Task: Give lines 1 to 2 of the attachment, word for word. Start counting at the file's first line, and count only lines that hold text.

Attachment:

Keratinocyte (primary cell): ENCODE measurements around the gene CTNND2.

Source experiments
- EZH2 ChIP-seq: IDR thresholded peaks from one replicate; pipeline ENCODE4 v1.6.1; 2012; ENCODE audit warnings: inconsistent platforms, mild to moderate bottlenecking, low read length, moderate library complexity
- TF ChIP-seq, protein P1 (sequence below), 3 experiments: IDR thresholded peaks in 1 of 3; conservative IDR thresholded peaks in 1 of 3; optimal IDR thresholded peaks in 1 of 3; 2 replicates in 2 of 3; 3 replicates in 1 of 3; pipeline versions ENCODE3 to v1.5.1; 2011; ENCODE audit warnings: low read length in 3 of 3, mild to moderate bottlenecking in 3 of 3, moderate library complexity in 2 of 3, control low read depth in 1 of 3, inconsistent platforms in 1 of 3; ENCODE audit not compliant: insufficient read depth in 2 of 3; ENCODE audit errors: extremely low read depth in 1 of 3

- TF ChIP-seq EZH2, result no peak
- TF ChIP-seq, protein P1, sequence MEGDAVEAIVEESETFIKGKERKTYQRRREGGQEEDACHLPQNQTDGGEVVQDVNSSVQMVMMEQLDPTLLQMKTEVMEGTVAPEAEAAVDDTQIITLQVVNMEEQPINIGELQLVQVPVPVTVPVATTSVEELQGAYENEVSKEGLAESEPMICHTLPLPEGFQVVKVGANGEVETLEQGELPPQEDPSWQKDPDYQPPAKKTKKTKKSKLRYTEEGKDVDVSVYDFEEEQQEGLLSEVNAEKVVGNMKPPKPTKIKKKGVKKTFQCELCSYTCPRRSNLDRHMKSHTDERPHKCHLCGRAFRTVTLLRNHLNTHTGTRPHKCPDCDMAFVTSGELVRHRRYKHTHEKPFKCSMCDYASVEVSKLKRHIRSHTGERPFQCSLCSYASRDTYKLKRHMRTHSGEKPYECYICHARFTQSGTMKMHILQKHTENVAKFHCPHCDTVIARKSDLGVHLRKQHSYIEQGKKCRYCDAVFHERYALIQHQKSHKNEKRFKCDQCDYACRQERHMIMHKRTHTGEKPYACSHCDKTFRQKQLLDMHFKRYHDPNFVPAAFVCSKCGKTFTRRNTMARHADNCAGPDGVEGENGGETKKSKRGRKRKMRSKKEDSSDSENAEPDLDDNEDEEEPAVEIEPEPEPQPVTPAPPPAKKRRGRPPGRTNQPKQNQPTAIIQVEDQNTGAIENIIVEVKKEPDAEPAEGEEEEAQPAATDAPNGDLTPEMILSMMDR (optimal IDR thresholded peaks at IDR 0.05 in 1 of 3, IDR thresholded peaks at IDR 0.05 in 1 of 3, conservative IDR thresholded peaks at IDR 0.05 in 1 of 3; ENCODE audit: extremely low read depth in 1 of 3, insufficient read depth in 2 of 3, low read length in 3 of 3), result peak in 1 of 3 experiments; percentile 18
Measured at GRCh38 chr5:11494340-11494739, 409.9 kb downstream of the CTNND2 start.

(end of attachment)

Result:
Keratinocyte (primary cell): ENCODE measurements around the gene CTNND2.

Source experiments